Reports from several laboratories support a model for glucocorticoid receptor (GR) transformation in cytosol in which a heteromeric 9S complex of GR and the Mr 90,000 heat shock protein undergo a temperature-dependent and hormone-promoted dissociation to yield the free DNA-binding form of the receptor. In this paper, we review evidence that the 9S heteromeric complex is derived from the normal inactive state of the receptor in the intact cell and that both Mr 90,000 heat shock protein and the untransformed GR localize by immunofluorescence with specific monoclonal antibodies to microtubules in a variety of cell types in culture. We propose that an association with cytoskeleton may be required for translocating the GR from its cytoplasmic site of synthesis to its nuclear site of action and that the 9S complex is derived from this cytoskeleton-associated form. Similar molybdate-stabilized 9S complexes can be obtained for all of the steroid receptors, several of which clearly are localized to the nucleus prior to exposure to hormone. These receptors may have moved to the terminus of the translocation pathway where they remain in a cytoskeleton-bound “docking” position. We speculate that, in the intact cell, ligand-dependent dissociation of Mr 90,000 heat shock protein permits the steroid receptors to progress by some ordered mechanism to their high affinity sites of action within the nucleus.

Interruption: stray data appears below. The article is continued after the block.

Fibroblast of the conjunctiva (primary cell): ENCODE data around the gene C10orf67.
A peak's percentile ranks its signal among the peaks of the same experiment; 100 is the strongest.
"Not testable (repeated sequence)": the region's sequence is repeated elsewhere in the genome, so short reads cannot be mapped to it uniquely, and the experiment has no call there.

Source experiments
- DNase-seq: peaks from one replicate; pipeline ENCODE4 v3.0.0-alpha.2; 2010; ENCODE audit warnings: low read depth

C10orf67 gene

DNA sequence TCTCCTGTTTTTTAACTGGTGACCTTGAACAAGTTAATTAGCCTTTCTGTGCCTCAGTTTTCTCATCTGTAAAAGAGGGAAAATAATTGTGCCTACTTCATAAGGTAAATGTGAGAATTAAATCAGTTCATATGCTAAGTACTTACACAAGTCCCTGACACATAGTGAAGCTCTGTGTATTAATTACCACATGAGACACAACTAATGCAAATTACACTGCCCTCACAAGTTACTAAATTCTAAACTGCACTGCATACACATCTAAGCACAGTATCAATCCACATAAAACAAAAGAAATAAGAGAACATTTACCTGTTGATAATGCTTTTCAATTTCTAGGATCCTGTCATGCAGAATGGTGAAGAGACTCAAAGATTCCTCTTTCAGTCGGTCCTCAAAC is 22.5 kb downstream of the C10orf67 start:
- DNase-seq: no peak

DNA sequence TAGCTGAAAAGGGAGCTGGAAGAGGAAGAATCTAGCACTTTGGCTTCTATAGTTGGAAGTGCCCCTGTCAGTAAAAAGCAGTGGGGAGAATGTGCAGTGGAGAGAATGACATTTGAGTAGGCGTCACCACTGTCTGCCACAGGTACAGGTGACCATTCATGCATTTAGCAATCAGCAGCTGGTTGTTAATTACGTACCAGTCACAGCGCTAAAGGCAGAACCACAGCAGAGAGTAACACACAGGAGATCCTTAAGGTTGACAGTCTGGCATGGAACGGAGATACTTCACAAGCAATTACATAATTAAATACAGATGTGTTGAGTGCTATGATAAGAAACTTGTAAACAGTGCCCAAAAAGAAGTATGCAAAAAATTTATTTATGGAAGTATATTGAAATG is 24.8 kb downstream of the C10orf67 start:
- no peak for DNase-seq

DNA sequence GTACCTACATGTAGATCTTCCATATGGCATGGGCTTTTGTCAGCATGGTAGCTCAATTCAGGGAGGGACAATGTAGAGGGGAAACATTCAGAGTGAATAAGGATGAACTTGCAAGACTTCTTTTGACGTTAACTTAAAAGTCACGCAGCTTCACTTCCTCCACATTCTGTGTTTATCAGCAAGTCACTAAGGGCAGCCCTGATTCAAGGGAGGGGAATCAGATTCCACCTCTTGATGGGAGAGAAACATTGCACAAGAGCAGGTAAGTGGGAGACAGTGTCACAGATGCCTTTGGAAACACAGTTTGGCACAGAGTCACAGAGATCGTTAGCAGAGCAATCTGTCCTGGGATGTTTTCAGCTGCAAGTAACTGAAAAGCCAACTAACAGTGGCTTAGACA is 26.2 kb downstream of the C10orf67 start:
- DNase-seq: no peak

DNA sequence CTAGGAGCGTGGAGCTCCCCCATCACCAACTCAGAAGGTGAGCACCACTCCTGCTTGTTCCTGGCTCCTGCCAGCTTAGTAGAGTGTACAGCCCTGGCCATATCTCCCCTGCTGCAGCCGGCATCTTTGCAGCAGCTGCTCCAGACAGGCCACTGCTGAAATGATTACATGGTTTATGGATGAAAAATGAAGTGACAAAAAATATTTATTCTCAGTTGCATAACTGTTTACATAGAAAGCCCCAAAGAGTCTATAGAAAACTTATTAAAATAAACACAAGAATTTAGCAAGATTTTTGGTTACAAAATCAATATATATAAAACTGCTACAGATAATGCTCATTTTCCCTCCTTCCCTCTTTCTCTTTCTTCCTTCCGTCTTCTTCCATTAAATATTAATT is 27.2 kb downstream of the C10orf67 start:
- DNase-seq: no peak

Presented at the Symposium on “Glucocorticoid Receptors: Evolution, Structure, Function and Abnormalities,” July 14 and 15, 1988, Osaka, Japan.

The work reviewed in this paper was supported by grants CA28010 from The National Cancer Institute and DK31573 from the NIH.

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